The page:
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Help Save A Sand Dune In Caithness

15th September 2014

Photograph of Help Save A Sand Dune In Caithness

The conservation Volunteers Scotland are are an organisation that mobilises volunteers to carry out important work in many parts of Scotland. They are coming once again to Caithness and this time will be looking to help save the dunes near Wester that are suffering from erosion. Sand along with plants make an important contribution to the coastline of in parts of Caithness.

A natural barrier to the destructive forces of wind and waves, sand dunes are our first line of defense against coastal storms and beach erosion. They absorb the impact of storm surge and high waves, preventing or delaying flooding of inland areas and damage to inland structures. They are also sand storage areas that supply sand to eroded beaches during storms and buffer windblown sand and salt spray.

Due to the high energy "washing" effect of ocean and bay waves, soil, as we are accustomed to thinking of it, is converted to clean, relatively coarse mineral fragments (sand). The deposit of sand along the shore is subjected to the high winds common to the area where the sea meets the land, and is blown in every direction throughout the year. Where vegetation can get a foothold in the dry, unfertile sand, the windblown sand grains get batted down to the base of the plant and the sand surface incrementally rises, one grain at a time.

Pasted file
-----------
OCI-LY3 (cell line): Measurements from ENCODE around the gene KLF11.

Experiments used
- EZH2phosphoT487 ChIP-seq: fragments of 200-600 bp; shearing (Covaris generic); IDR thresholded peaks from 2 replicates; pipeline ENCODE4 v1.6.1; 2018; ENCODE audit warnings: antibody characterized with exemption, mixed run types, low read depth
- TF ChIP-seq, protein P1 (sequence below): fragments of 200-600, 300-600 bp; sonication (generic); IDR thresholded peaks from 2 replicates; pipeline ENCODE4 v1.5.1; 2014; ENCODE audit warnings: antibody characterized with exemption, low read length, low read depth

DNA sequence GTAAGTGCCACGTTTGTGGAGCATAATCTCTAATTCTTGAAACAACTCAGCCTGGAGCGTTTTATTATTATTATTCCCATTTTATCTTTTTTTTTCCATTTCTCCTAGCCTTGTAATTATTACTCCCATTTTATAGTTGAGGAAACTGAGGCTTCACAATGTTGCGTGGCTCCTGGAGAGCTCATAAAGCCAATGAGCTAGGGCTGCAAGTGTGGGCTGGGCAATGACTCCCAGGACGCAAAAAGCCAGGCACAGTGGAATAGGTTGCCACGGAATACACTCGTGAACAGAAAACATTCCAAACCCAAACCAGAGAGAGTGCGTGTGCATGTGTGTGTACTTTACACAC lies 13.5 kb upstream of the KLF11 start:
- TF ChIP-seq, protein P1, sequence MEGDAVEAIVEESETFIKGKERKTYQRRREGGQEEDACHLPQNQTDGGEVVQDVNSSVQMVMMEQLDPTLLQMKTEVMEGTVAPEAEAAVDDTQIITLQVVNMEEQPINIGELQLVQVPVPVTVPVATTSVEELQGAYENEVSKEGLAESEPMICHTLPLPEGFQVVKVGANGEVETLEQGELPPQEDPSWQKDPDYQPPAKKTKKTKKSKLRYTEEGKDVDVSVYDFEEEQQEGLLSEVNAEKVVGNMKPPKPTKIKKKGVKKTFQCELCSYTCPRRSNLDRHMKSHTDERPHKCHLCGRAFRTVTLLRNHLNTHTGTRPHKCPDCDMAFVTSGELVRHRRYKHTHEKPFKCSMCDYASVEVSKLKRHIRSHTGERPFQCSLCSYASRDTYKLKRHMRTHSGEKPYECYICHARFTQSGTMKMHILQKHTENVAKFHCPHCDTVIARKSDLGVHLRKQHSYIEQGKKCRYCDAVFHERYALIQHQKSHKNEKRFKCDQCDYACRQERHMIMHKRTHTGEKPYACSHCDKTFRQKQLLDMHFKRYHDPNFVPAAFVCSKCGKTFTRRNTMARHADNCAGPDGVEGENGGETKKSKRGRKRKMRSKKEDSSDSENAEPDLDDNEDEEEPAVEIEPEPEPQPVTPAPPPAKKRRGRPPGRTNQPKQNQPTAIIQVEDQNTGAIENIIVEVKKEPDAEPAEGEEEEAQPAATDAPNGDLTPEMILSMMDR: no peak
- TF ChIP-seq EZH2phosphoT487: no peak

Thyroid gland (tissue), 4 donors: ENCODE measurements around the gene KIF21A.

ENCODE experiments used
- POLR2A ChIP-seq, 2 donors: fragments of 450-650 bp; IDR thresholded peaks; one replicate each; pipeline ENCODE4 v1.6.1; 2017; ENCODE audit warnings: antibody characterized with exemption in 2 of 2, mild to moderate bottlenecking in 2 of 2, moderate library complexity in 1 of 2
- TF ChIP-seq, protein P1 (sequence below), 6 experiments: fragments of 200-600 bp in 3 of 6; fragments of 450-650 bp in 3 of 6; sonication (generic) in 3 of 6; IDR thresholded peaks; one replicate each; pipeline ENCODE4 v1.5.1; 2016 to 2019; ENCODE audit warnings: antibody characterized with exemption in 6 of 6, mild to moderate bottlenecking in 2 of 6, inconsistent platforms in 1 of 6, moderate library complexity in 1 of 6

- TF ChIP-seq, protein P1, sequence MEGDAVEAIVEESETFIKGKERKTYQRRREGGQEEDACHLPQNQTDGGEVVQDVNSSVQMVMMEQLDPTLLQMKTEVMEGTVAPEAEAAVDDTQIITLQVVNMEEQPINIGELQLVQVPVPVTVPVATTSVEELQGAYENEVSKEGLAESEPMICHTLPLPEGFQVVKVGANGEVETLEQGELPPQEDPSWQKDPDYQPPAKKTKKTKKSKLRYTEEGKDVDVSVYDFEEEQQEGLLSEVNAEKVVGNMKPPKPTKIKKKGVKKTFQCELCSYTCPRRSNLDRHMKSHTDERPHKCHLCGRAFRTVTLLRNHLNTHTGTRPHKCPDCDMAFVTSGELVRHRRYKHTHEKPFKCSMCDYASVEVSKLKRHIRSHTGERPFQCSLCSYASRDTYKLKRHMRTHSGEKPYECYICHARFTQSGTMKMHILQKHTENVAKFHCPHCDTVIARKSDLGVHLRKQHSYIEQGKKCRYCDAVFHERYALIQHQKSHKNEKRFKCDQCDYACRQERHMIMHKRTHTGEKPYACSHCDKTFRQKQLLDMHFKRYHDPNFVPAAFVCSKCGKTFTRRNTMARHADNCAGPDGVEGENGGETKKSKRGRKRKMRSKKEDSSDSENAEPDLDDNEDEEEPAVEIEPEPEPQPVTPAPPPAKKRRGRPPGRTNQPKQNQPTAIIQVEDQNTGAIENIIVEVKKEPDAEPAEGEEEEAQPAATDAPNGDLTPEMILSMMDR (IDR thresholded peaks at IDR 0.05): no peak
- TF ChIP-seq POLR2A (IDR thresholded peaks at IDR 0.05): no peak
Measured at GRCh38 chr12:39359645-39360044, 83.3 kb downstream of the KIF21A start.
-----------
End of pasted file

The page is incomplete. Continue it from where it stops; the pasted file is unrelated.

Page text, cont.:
Over days, weeks and years, depending upon how hard the wind blows, dunes rise up out of the flat beach. Beach grass has adapted to being buried by the sand and it makes its way to the new surface as it gets buried. In time of large ocean storms waves crash into the dunes and the sand is re-supplied to the beach on front, which has been eroded in the early stages of the storm. The relationship of the beach and dune is an important symbiosis.

The Conservation Volunteers help hundreds of thousands of people each year to reclaim local green places. Through environmental projects and through a network of 2,000 community groups, they see people - every day, and all across the UK – taking responsibility for their own local environments.

Conservation Volunteers Scotland will carry out a programme of work over 6 weeks on the dunes near Bridge of Wester and the more pairs of hands they can get the more they can achieve.

If you would like to help with this important work and see it prevent more erosion in coming years then contact Rob Thomas the development officer - details on the poster.

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